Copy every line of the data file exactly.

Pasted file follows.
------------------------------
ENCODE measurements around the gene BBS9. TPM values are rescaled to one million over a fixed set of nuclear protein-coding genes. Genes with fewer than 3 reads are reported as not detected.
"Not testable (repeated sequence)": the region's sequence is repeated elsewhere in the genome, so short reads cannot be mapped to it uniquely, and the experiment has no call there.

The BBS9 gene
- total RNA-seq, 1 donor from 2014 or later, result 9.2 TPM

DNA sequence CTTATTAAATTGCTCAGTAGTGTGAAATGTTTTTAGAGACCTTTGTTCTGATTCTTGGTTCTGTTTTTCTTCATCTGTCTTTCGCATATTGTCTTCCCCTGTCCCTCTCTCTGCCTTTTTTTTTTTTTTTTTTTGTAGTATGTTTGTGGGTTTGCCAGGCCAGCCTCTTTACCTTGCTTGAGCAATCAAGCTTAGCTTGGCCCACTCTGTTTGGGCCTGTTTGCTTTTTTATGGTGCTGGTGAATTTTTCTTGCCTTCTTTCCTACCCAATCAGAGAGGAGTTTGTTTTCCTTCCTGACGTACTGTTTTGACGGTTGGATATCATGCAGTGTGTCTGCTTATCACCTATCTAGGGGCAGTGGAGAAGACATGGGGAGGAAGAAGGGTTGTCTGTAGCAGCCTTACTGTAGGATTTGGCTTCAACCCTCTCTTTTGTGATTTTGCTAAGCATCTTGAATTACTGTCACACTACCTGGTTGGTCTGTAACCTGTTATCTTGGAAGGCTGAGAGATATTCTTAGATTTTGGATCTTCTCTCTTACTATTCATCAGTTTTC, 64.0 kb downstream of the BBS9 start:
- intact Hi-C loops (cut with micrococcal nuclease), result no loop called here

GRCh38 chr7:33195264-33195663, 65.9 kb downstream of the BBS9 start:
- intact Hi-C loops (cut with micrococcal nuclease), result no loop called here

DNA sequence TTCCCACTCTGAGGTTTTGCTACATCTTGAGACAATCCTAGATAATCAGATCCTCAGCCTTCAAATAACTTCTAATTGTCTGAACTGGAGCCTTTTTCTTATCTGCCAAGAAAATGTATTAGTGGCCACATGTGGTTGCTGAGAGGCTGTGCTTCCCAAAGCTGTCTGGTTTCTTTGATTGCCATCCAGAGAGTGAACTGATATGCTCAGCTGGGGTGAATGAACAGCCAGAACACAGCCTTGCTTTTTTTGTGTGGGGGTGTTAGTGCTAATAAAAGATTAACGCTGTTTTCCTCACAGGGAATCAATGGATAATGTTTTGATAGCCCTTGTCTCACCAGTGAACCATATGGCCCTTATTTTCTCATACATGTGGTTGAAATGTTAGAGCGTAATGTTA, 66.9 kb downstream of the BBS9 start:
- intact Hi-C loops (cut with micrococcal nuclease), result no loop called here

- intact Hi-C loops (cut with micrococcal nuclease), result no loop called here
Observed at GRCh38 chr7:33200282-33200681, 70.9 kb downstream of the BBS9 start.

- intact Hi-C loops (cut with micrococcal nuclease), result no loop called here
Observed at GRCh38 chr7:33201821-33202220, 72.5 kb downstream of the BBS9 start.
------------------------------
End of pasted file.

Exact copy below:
ENCODE measurements around the gene BBS9. TPM values are rescaled to one million over a fixed set of nuclear protein-coding genes. Genes with fewer than 3 reads are reported as not detected.
"Not testable (repeated sequence)": the region's sequence is repeated elsewhere in the genome, so short reads cannot be mapped to it uniquely, and the experiment has no call there.

The BBS9 gene
- total RNA-seq, 1 donor from 2014 or later, result 9.2 TPM

DNA sequence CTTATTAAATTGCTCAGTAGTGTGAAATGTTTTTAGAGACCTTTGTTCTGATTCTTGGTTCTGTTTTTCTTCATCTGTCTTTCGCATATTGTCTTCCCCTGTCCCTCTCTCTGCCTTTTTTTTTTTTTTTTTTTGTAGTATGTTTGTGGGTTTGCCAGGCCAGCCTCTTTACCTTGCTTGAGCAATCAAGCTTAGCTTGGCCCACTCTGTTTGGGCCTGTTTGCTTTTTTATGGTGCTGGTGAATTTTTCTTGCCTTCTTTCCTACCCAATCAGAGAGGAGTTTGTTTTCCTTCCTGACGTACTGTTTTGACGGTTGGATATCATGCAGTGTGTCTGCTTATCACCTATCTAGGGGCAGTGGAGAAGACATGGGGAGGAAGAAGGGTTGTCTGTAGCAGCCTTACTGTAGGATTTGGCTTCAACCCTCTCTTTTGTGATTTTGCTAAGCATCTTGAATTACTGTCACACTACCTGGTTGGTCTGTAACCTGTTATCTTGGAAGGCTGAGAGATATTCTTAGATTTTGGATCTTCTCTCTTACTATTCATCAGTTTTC, 64.0 kb downstream of the BBS9 start:
- intact Hi-C loops (cut with micrococcal nuclease), result no loop called here

GRCh38 chr7:33195264-33195663, 65.9 kb downstream of the BBS9 start:
- intact Hi-C loops (cut with micrococcal nuclease), result no loop called here

DNA sequence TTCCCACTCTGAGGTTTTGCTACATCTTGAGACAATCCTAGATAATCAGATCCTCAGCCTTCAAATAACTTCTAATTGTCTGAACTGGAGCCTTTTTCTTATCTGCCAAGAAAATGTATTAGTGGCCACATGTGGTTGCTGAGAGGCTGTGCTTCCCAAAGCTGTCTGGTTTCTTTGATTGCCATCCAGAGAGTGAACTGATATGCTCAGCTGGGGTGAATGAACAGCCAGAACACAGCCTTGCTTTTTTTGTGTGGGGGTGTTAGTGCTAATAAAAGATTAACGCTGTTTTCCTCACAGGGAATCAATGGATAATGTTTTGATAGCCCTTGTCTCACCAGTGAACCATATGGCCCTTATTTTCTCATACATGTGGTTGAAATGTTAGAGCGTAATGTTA, 66.9 kb downstream of the BBS9 start:
- intact Hi-C loops (cut with micrococcal nuclease), result no loop called here

- intact Hi-C loops (cut with micrococcal nuclease), result no loop called here
Observed at GRCh38 chr7:33200282-33200681, 70.9 kb downstream of the BBS9 start.

- intact Hi-C loops (cut with micrococcal nuclease), result no loop called here
Observed at GRCh38 chr7:33201821-33202220, 72.5 kb downstream of the BBS9 start.